For most, hearing this word sends a shiver down their spine.
For some, it brings to mind a loved one who has passed away because of the horrific disease.
But when I hear this word, I think of a family brought together with a stronger bond of love than they would have ever otherwise experienced. Cancer changed my life, but it changed it for the better.
My family has always been extremely supportive of each other and we’ve always enjoyed spending time together, but we weren’t in the habit of sharing our feelings.
We didn’t kiss or hug before school each day or say “I love you” when hanging up on the phone. We didn’t see the importance of sharing our emotions regularly or affirming each other verbally.
But cancer changed that.
When my dad told me he had been given a diagnosis of stage- four throat cancer that had spread from his throat to his tongue and tonsils, I broke down and cried. I cried for days.
As the cancer took its course, my dad wasn’t the same. He was no longer the funny, outgoing and too-loud dad I was used to.
Instead, he sat quietly for hours every day in his favorite La-Z-Boy recliner.
Because of the chemotherapy and radiation, he had difficulty with not only his tired, rapidly thinning body, but also his voice. The amazing dad I hadn’t appreciated enough was fading away, and all I could do was wish for him to come back.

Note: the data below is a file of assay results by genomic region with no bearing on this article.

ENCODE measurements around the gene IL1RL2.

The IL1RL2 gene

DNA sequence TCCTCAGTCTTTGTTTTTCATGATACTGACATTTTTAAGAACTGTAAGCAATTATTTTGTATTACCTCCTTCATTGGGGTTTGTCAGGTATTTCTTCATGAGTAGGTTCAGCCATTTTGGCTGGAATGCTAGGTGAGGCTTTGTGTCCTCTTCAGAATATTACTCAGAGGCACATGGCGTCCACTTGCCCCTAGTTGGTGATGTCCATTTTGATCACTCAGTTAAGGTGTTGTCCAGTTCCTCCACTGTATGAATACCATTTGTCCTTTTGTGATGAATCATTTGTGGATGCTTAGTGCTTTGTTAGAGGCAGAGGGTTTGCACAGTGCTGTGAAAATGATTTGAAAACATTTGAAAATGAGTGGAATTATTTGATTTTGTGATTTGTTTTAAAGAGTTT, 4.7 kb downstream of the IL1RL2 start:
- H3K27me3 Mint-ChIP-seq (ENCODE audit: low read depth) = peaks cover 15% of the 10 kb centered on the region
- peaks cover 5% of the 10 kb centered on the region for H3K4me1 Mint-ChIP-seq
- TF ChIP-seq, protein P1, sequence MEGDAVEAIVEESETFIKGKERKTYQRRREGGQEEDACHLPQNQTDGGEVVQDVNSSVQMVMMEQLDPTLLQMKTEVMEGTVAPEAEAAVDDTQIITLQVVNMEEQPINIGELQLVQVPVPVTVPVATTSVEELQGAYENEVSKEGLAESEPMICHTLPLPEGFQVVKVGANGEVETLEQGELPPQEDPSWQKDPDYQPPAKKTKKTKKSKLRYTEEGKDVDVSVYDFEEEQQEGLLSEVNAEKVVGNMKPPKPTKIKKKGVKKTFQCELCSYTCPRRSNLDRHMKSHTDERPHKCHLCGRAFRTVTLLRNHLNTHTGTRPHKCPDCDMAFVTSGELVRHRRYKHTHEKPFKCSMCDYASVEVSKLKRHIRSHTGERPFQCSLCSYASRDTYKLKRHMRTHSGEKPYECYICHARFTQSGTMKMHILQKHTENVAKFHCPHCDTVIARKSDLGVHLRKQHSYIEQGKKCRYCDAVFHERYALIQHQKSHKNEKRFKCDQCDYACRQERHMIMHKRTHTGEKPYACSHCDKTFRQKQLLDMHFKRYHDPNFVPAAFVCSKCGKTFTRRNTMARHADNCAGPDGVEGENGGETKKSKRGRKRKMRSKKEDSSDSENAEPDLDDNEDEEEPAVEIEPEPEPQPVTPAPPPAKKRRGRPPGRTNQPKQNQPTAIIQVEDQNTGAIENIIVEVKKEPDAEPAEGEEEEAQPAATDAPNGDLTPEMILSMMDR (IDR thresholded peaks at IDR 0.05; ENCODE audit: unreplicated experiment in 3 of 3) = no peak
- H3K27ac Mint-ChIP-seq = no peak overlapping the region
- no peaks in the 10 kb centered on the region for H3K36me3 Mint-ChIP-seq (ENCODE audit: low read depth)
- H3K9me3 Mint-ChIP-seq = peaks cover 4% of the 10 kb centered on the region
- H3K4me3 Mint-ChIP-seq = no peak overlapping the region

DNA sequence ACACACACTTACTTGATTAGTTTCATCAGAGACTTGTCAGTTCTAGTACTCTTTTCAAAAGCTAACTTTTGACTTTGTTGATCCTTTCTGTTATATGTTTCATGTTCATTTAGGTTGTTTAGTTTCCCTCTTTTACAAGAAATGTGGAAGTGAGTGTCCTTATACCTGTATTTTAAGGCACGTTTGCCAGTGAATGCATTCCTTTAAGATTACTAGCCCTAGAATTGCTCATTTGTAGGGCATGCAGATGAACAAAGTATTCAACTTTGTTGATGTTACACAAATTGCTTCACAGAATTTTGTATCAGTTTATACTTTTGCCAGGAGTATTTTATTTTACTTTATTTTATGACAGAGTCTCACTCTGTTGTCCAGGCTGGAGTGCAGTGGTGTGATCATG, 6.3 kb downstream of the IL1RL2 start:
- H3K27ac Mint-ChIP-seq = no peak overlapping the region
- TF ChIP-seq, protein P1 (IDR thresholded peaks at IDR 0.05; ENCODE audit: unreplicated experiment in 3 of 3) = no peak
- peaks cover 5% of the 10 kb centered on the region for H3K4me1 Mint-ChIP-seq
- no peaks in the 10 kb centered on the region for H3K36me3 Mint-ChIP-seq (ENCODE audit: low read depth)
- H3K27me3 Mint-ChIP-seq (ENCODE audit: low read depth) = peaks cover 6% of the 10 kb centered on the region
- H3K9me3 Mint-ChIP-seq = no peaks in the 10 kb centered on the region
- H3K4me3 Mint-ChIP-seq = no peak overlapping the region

I started to wonder if this was the way he would always be or, worse, if the cancer would take its toll and I’d never hear his bellowing laugh again.
My mom, on the other hand, took the disease in stride and didn’t once stop or slow down. She pushed herself and continued working full days. She cooked and cleaned up after my siblings and my dad when she was at home. Not once did I see her cry and not once did she ever stop moving.
I knew my mom was doing her best to hold it together for the rest of us. I realized just how strong my mom really is and how much I’d underestimated that strength.
Thankfully, my dad got better.
Unlike so many others, I got a second chance to begin app- reciating my family. Before the disease, the love we had for each other as a family was understood, but wasn’t expressed. My family didn’t say “I love you” every night before bed.
But now I take every opportunity to say those words out loud. We realize it’s a miracle my dad is still here and healthy, so we’ve taken it upon ourselves to begin treating each other as if the disease could come back at any moment.
It’s the horrific disease that I wouldn’t wish upon my worst enemy.
It’s the horrific disease that has made my family stronger. I believe cancer cures.